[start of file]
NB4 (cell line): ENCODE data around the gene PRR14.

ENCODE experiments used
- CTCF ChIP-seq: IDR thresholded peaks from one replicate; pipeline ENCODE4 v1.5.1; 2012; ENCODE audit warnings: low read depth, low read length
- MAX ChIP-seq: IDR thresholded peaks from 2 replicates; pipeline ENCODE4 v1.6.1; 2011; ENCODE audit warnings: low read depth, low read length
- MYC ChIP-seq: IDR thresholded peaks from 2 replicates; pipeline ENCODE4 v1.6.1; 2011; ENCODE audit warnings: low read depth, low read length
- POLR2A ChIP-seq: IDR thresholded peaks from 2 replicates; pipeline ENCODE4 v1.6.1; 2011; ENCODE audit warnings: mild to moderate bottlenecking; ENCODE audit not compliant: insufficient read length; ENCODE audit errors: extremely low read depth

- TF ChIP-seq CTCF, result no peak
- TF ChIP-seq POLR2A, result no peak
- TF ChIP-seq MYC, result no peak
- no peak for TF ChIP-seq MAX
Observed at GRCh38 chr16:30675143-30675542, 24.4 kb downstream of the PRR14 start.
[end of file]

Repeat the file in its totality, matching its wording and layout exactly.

NB4 (cell line): ENCODE data around the gene PRR14.

ENCODE experiments used
- CTCF ChIP-seq: IDR thresholded peaks from one replicate; pipeline ENCODE4 v1.5.1; 2012; ENCODE audit warnings: low read depth, low read length
- MAX ChIP-seq: IDR thresholded peaks from 2 replicates; pipeline ENCODE4 v1.6.1; 2011; ENCODE audit warnings: low read depth, low read length
- MYC ChIP-seq: IDR thresholded peaks from 2 replicates; pipeline ENCODE4 v1.6.1; 2011; ENCODE audit warnings: low read depth, low read length
- POLR2A ChIP-seq: IDR thresholded peaks from 2 replicates; pipeline ENCODE4 v1.6.1; 2011; ENCODE audit warnings: mild to moderate bottlenecking; ENCODE audit not compliant: insufficient read length; ENCODE audit errors: extremely low read depth

- TF ChIP-seq CTCF, result no peak
- TF ChIP-seq POLR2A, result no peak
- TF ChIP-seq MYC, result no peak
- no peak for TF ChIP-seq MAX
Observed at GRCh38 chr16:30675143-30675542, 24.4 kb downstream of the PRR14 start.